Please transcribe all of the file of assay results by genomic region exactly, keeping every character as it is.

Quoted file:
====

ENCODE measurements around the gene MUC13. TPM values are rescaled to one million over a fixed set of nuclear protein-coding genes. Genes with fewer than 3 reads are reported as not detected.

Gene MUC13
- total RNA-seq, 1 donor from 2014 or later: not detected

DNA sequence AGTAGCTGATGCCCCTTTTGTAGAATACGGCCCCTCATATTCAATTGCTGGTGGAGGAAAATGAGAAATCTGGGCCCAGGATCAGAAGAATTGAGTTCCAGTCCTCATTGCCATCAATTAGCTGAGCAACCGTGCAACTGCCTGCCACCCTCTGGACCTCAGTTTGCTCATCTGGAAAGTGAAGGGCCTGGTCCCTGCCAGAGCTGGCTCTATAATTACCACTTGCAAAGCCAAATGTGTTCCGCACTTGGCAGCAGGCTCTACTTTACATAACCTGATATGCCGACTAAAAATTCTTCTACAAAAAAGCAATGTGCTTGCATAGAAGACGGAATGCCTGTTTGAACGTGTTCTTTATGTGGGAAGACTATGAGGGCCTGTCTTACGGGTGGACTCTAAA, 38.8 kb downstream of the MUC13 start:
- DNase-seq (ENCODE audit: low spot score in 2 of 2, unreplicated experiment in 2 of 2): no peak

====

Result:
ENCODE measurements around the gene MUC13. TPM values are rescaled to one million over a fixed set of nuclear protein-coding genes. Genes with fewer than 3 reads are reported as not detected.

Gene MUC13
- total RNA-seq, 1 donor from 2014 or later: not detected

DNA sequence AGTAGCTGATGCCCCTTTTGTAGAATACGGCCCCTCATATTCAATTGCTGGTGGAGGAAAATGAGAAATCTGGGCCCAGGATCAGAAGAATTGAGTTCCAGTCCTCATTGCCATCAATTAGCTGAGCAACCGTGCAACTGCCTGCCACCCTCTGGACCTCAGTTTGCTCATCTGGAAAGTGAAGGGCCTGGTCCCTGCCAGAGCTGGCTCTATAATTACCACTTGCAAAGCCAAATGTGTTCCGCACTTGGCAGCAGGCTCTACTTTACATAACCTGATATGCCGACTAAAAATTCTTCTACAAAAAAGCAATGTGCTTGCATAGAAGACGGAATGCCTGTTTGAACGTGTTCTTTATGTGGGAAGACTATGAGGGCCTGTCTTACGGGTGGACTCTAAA, 38.8 kb downstream of the MUC13 start:
- DNase-seq (ENCODE audit: low spot score in 2 of 2, unreplicated experiment in 2 of 2): no peak